Today Pamela and I delivered meals on wheels, and I became very mindful of how much she has changed in her ability to experience share. If I only assessed quantity (length of sentences and number of words), I might be disappointed because of her aphasia. The quality of her conversations are terrific. Persons with autism tend to speak in verbal stims or focus only on certain favorite topics. Pamela still does that to some extent and I see it most when she is feeling incompetent or upset. It is her way of calming down and reassuring herself.
This morning the third stop on our list caused Pamela to scream. We walked to the apartment, and the gentlemen was sitting outside in a chair. So far so good. There was another man inside his place cleaning, and it was absolutely empty, not one stick of furniture. On the ground near the sidewalk was a large sheet of broken glass. After her squeal, I reassured her that everything was fine. I gave the meal to the man, and he explained that he was moving to another apartment in the complex. Pamela pointed to him and said, "No! You're not moving." He told her that he was, and we said good-bye. As we walked to the car, I told Pamela, "The man is moving over there." She looked and added, "Not leaving Manning." I replied, "Yep. He wants to be near his family."
We were getting near the end of our route and I decided to sign the sheet. I handed it to Pamela for her signature. She looked up at me surprised, "Are we done?" I answered, "No, we have two more stops." I did something out of the norm, so she commented on it, which is part of experience sharing. She could have waited to see what would happen but her curiosity drove her to ask.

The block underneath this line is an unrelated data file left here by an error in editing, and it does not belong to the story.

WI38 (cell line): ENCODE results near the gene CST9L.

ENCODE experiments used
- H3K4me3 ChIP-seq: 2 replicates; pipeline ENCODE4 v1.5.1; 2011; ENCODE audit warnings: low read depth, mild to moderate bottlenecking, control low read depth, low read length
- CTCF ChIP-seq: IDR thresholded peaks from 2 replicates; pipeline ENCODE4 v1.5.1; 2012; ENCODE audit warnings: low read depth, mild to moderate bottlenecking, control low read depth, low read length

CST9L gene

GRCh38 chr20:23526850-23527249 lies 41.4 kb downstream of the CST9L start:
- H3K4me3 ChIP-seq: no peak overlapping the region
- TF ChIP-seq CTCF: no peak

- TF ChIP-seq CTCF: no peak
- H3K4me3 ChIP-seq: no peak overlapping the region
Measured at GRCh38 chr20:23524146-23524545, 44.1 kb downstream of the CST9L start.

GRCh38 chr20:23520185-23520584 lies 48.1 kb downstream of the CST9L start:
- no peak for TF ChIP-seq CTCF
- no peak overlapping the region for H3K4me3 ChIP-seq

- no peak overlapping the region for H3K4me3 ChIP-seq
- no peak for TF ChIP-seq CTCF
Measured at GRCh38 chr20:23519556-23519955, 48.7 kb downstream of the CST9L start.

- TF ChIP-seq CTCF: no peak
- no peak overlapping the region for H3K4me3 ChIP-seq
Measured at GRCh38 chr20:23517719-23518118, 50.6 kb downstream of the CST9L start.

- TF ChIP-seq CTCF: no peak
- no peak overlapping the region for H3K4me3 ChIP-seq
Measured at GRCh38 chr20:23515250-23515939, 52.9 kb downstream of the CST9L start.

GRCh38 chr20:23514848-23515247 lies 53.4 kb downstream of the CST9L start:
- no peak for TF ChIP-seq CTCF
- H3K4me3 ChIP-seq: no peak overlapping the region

As we were driving home Pamela pointed out the saucer magnolias blooming and asked, "What's that?" I answered her question and loved that she wanted to continue a conversation from yesterday. When we drove home from lunch, we noticed the signs of spring. I pointed out the flocks of robins and pink crepe myrtles blooming. She noticed the bright green grass in one of the fields. We are going to add our observations to nature notebooks.
We were almost home and here was another little gem:
Pamela: What about April?
Me: What about it?
Pamela: April 24
Me: Oh, Easter!
Pamela: It's late.
Me: You're right! It is late.
Pamela: What am I going to wear?
Me: I don't know!
Pamela: Short sleeves!
All of these questions were fresh like Spring. Pamela shared new thoughts that were emerging in her mind. They were important enough to her that she wanted to tell me. She reflected on the context of what we have been doing: delivering meals and looking for signs of Spring. She pondered what everything meant. She stayed in the moment. Isn't that grand?
P.S. It goes to show that one doesn't need to question, prompt, and correct to chat with a person with autism.